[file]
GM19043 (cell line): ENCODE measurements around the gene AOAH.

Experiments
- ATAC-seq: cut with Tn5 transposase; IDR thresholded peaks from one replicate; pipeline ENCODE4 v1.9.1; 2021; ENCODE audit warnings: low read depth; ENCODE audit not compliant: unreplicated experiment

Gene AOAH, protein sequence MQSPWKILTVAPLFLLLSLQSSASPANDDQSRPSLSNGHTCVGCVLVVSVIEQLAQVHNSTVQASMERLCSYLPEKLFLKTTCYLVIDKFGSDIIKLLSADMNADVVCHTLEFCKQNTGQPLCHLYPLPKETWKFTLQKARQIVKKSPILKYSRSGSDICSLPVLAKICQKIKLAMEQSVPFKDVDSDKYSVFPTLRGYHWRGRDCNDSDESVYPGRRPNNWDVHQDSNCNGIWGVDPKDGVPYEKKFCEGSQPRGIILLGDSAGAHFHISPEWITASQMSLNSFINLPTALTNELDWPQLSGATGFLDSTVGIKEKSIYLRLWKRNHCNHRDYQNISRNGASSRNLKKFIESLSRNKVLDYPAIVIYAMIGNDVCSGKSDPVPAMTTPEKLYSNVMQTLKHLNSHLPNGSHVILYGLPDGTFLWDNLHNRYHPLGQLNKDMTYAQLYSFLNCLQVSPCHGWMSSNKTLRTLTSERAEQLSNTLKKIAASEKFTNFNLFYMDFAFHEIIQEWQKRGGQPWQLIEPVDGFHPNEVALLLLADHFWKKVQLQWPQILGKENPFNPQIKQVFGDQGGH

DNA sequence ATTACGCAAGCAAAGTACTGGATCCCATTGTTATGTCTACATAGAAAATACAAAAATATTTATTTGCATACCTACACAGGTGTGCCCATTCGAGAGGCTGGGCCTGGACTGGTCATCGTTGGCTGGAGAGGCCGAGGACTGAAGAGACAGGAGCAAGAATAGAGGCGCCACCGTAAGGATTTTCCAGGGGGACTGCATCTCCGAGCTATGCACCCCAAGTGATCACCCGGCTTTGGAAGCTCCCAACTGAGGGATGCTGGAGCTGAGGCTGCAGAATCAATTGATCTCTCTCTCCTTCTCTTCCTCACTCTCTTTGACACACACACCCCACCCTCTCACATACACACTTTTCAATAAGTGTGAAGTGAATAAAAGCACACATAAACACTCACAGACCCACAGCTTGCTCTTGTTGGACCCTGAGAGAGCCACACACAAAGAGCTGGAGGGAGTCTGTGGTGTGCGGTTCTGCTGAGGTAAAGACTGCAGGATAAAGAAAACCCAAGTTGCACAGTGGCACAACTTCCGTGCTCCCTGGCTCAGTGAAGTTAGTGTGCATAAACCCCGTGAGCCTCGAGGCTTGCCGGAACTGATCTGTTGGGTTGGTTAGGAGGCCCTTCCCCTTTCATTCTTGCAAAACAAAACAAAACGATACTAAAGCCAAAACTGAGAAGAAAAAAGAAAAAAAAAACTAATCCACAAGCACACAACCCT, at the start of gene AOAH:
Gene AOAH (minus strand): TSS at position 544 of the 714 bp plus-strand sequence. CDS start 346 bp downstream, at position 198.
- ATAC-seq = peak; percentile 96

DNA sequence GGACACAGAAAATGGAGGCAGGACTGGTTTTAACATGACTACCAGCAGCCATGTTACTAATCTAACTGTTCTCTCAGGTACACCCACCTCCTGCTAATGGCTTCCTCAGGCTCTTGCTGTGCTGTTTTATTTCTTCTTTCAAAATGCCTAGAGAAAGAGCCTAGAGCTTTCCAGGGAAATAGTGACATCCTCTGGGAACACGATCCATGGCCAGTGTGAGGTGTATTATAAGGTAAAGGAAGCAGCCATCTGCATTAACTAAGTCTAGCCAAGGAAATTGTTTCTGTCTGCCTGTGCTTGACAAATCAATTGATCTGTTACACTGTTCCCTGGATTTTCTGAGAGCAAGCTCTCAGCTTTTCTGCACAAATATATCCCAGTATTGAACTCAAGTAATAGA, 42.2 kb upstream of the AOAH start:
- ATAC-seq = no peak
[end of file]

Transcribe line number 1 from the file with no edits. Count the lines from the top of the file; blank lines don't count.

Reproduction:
GM19043 (cell line): ENCODE measurements around the gene AOAH.